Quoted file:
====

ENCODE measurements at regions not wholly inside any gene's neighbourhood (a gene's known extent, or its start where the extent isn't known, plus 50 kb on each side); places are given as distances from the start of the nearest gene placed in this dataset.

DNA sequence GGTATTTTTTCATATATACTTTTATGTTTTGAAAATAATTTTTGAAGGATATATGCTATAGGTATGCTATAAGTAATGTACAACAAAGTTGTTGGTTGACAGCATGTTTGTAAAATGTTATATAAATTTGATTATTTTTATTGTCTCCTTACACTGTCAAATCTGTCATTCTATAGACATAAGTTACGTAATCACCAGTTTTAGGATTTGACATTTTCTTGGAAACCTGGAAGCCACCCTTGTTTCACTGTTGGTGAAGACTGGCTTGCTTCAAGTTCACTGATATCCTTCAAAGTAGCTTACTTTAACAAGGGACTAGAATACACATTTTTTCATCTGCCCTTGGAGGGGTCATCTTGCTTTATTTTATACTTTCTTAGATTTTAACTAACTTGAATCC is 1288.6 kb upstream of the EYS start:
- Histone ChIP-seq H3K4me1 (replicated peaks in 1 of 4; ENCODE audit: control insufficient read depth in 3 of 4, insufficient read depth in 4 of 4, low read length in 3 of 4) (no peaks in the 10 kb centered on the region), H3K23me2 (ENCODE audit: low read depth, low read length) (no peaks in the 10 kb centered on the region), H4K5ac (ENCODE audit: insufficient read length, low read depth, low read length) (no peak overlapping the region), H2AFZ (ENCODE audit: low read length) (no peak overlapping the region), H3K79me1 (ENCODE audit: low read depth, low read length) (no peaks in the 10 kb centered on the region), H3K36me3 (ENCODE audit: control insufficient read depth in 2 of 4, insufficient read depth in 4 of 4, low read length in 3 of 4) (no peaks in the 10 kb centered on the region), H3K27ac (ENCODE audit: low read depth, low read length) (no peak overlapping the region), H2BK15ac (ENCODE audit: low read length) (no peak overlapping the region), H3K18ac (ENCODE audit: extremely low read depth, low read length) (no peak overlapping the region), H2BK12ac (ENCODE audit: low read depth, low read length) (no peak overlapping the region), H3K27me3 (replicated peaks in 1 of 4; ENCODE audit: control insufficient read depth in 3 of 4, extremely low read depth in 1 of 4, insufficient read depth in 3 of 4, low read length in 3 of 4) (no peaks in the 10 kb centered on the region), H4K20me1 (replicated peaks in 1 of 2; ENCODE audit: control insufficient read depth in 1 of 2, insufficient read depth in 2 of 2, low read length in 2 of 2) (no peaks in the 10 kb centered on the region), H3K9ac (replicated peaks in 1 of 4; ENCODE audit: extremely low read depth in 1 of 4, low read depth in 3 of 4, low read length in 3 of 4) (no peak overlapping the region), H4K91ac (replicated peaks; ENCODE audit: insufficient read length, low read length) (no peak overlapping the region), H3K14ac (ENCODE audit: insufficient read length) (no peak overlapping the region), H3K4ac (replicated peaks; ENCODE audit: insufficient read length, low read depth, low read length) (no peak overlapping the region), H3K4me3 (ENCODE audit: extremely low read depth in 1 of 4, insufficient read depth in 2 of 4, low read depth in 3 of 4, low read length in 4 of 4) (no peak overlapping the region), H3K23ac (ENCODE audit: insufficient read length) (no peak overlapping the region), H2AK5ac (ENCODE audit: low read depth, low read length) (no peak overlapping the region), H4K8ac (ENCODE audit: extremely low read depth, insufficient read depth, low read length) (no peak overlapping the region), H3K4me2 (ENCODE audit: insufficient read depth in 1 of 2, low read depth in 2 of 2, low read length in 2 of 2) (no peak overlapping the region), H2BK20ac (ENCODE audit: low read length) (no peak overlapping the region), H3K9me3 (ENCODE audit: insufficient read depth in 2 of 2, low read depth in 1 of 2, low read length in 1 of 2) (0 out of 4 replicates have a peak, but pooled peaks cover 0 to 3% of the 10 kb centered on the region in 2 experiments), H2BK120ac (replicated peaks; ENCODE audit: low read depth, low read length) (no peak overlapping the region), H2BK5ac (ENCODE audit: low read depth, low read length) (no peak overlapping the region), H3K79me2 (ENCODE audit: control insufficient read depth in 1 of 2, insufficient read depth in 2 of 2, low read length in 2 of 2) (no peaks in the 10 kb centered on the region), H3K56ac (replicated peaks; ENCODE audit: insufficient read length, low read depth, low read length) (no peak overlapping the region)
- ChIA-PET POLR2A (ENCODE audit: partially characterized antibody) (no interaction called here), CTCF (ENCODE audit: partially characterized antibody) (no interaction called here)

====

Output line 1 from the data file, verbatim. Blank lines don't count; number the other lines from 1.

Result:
ENCODE measurements at regions not wholly inside any gene's neighbourhood (a gene's known extent, or its start where the extent isn't known, plus 50 kb on each side); places are given as distances from the start of the nearest gene placed in this dataset.